About Last Night – Two guys (Kevin Hart & Michael Ealy) and two gals (Regina Hall & Joy Bryant) are living in Los Angeles and trying to find love and companionship. The guys are best friends, the gals are roommates, and their lives will become inseparably tangled when they start dating. First Bernie and Joan start dating, then Danny and Debbie hook-up. Then Debbie and Danny break it off, so that means Bernie and Joan need to spend sometime apart as well. Love sure can be complicated. Written by Leslye Headland based on the play “Sexual Perversity in Chicago” by … Continue reading Movie Beat – 02.14.14
It opens with an image of two dead black men, lynched, with an American flag flapping in the breeze. A quote from Martin Luther King appears. It’s clear from the start, Lee Daniels’ The Butler is a political movie, but Jean-Luc Godard reminded us, “All art is political”. It has a very clear opinion and point of view, and I give it a lot of credit for embracing it. Far too often a movie tries to hedge its bets and not offend this side of the aisle or that. They attempt to cloak the story in a suicidal mission of historical accuracy, making people believe that what they see on the screen was true to how it happened in real life. Who can be offended by history? Nothing seen on the screen is how it happened in real life. All movies based on true events, inspired by real accounts, and from a true story are in essence historical fictions because they reconstruct history. That is fine, that is what they need to be, but as long as we are reconstructing history, can’t we go ahead and comment? Can’t we view these events through a prism of one’s own point of view? Isn’t that why we go to the movies in the first place? To see someone else’s story unfold for us, to see and understand his or her viewpoint? Atticus Fitch taught Scout that, “you never really know a man until you stand in his shoes and walk around in them”. We may not be able to walk around in Cecil Gain’s well-worn dress shoes, but thanks to director Lee Daniels and screenwriter Danny Strong, we can see the world through the eyes of Cecil Gains. From the cotton fields of the Jim Crow south to a White House butler for eight Presidents. The great American myth is that of Horatio Alger, a country where anyone can become more than the place of their birth, from rags to riches. Cecil is that myth incarnate. He shows that hard work opens the door, luck takes you through, but humility is what keeps you there.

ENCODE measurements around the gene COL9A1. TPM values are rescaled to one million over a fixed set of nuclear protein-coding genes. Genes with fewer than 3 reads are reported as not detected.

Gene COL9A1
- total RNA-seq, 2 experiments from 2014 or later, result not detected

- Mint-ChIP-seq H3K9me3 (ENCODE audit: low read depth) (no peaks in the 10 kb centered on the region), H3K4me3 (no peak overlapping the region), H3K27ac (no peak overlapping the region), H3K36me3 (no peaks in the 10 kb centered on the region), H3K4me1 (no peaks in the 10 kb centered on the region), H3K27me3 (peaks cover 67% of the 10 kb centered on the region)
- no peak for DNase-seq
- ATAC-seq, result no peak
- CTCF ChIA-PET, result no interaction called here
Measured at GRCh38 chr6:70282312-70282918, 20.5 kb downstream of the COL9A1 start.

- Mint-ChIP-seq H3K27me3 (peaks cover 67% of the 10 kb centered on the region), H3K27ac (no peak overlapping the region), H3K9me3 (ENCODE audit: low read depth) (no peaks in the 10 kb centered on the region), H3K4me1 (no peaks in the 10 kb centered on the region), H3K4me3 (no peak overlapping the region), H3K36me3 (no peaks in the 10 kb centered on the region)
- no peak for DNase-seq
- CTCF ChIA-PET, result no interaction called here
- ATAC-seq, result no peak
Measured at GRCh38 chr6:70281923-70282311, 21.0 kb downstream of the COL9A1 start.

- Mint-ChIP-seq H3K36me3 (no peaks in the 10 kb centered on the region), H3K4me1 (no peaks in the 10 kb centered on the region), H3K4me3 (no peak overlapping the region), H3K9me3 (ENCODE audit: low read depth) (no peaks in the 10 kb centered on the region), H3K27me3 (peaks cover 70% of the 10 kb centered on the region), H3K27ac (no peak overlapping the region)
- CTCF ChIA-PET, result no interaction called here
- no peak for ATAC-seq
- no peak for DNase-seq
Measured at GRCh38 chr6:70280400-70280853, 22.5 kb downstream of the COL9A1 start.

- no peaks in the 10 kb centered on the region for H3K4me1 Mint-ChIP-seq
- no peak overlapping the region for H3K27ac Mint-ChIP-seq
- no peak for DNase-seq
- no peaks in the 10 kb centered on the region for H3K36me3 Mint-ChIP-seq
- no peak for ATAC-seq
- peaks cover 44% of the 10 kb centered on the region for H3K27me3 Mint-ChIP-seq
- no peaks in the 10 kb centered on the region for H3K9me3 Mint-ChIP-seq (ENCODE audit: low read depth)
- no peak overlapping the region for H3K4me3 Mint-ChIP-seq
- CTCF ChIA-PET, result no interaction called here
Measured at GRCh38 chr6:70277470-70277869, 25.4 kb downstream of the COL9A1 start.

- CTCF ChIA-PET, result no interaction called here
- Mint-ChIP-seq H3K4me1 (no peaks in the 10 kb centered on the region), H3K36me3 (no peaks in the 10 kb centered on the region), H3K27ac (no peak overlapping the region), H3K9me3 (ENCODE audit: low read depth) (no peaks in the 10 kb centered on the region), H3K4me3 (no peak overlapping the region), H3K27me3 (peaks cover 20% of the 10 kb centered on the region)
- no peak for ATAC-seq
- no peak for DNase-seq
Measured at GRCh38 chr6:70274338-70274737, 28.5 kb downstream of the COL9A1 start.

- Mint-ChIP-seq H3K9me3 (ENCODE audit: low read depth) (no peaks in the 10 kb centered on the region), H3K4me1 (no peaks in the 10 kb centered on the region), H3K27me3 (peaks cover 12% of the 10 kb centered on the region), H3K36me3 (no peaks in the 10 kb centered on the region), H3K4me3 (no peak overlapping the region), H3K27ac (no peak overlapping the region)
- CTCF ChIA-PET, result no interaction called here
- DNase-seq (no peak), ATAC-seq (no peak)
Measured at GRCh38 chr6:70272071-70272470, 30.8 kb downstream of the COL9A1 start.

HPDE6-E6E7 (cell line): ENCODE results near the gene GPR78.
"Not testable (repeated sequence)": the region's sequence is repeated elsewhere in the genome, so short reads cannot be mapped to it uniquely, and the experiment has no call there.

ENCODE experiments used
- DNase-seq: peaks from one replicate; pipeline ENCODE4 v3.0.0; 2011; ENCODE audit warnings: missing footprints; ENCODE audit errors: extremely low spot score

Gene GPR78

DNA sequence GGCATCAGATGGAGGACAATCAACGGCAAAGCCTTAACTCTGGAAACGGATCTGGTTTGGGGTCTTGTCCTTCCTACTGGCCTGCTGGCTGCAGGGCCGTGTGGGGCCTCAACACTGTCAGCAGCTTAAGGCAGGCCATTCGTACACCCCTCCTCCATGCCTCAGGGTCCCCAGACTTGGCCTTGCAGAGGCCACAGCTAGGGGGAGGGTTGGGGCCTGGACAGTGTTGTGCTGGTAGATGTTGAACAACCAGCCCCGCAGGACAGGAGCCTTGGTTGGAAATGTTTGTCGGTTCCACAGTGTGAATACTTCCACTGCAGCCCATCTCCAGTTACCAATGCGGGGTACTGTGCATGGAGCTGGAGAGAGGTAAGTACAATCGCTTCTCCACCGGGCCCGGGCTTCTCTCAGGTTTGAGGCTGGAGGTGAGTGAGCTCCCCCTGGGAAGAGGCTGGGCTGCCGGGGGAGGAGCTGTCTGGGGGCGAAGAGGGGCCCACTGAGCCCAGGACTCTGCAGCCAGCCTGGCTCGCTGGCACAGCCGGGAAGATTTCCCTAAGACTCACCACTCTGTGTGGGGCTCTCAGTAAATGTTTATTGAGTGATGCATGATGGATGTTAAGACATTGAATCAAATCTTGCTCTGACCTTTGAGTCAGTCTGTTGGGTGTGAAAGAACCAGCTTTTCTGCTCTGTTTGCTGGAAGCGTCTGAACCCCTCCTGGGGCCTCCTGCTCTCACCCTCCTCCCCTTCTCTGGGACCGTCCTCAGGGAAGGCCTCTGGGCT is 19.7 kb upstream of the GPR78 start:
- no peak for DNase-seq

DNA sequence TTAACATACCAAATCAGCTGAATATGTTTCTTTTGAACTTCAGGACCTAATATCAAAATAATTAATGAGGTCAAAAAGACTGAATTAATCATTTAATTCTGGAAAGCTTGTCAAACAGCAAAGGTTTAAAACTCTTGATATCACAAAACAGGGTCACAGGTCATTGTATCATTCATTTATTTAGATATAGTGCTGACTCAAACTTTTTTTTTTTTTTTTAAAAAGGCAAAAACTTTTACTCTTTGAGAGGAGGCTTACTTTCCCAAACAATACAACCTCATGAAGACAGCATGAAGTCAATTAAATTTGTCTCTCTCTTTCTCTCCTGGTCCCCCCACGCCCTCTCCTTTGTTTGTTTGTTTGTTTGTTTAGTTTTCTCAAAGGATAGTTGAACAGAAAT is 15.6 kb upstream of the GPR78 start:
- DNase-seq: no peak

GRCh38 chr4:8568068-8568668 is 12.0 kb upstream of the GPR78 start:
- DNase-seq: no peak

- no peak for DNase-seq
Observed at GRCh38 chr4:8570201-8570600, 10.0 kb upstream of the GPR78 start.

2012 was a magnificent year for the movies. They are more diverse, more personal, and more magical than ever. Yes, there was the onslaught of the usual blockbuster fare, sequels left and right, and the mighty flops that were John Carter and Battleship, but there was so much more to discover in theaters this year. It is quite possible that 2012 was one of the best years for the cinema, maybe not on par with 1939 or 1960, but time will tell which of these stories permeate the collective consciousness and hang around and continue to inform our experiences. 2012 also saw a great amount of cinema history as … Continue reading 2012: A Year At The Movies